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Hippie Chick

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About Hippie Chick

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    Frequent Layer
  • Birthday 01/03/1970

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  1. One of mine tends to go like this when she's moulting, could she be starting a moult?
  2. My 6 year old Araucana's comb has changed shape this laying season. I haven't had this happen with a chicken before, or if it has happened then I haven't noticed it, but Clara's comb is a pea comb so perhaps it's easier to see any change there. Normally her comb is a fairly small ridge, typical of the pea comb you'd expect to see. Now she has a raised bit, looking like a turret on top of a castle wall! It's the same colour, bright red, as the rest of her comb and the same texture and she seems her normal crazy self in any other way - she's still going broody every ten eggs or so! It seems to have grown as she came into lay and has now stopped getting larger. Is this something that can happen as a chicken ages? I'm struggling to find information on this. Thanks all x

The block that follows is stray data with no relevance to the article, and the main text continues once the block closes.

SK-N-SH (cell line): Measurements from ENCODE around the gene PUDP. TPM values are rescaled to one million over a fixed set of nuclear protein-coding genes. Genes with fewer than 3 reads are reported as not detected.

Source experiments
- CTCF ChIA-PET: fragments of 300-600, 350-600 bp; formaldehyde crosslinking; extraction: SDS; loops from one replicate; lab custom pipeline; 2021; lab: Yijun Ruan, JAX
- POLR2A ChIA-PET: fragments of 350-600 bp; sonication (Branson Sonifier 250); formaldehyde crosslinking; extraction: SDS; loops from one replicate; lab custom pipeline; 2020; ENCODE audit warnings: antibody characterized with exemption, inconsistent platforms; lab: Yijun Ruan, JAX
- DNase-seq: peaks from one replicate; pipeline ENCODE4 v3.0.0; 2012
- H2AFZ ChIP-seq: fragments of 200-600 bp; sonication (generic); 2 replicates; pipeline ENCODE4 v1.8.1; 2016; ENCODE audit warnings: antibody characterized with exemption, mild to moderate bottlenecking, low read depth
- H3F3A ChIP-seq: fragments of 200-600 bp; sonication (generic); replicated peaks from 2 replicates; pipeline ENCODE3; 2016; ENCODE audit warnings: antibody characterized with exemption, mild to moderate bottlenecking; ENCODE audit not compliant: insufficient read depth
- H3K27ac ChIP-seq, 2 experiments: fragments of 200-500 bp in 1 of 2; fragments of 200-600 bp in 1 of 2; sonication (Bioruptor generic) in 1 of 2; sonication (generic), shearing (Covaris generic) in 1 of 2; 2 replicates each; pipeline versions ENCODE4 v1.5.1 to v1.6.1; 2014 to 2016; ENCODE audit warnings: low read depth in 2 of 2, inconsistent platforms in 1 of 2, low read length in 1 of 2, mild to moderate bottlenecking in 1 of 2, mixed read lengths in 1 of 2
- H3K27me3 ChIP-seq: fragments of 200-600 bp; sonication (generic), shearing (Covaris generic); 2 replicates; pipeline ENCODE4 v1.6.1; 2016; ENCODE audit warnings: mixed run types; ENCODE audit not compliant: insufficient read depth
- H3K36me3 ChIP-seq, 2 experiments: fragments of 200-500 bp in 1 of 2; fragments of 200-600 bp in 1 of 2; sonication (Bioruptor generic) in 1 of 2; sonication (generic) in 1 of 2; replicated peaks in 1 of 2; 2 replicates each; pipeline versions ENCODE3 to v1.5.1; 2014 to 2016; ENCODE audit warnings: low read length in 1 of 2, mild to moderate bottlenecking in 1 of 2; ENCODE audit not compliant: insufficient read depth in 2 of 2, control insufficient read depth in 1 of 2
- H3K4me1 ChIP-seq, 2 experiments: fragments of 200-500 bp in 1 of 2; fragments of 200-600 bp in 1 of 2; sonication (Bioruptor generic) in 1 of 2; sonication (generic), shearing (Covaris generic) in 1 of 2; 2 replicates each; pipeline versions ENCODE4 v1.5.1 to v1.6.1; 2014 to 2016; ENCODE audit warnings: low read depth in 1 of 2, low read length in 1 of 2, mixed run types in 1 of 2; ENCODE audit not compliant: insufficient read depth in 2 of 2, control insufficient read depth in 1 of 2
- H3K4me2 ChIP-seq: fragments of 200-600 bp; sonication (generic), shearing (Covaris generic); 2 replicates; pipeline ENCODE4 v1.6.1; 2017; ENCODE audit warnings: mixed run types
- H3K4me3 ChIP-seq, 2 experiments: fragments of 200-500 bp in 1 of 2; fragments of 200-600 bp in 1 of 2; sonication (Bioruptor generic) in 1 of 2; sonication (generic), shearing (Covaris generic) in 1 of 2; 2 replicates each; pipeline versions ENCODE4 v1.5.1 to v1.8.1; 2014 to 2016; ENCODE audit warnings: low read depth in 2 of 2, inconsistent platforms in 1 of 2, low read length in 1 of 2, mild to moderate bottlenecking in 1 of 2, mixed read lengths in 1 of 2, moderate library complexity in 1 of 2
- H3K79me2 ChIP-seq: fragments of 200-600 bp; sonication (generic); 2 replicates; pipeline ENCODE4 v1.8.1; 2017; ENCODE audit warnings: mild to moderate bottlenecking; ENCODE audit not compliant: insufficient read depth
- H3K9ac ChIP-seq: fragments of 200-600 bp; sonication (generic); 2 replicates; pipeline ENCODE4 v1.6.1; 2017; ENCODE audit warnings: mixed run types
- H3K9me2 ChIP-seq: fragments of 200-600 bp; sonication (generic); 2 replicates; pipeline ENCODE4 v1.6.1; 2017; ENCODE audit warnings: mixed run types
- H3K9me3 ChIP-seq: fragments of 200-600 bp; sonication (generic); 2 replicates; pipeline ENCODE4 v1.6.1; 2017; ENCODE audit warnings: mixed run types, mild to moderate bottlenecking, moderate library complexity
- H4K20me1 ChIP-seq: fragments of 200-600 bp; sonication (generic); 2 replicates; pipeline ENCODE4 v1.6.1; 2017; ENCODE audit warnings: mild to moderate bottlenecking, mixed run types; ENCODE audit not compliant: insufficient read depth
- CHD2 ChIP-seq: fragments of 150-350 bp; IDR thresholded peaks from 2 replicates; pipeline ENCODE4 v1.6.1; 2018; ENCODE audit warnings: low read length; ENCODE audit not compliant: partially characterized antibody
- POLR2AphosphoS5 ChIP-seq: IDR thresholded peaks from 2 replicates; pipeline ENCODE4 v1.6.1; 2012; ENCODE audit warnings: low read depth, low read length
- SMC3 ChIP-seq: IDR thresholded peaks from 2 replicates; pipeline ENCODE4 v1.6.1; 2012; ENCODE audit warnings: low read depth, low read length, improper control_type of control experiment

3. +3 October 2020, three gorgeous Swedish Flower Hens -1 Brunhilde the Bluebelle, my flock leader 20/2/2021 = 2,377
  4. My head chicken Brunhilde passed today. She was old and tired but very content to be with her flock and will be missed.
  5. There's been an outbreak of bird flu near Deal in Kent at a commercial farm UK Gov News Site
  6. I don't know, I haven't seen the Smallholder's Range ones myself but the Allen and Page website states that their organic ones are "2.5mm pellet size – suitable for bantams". I use the organic ones and they are very small pellets, much smaller than other layers' pellets I've seen. If you're still unsure I can take a photo against some kind of scale for you of the organic ones.
  7. https://www.facebook.com/BRR.CockerelRescue/posts/2880692058825085 The link takes you to the rescue's Facebook post. It's not an appeal for money or rehoming animals. The rescue has been told that the terms of their tenancy is changing and they can no longer keep their disabled rescues and will also have to rehome two of their own cats. They are not able to do this (see the link for the full details) and urgently need to find a property to move to in the Swindon area of Wiltshire. If you know of anywhere and can help that way can you please let them know, or if you are on FB or Twitter would you please consider sharing their post. Whilst the legalities of the situation are unclear and many are suggesting it's an illegal action to just change the contract without due notice etc., they need to take action to ensure the welfare of their rescues so are searching for properties to move to. Thank you.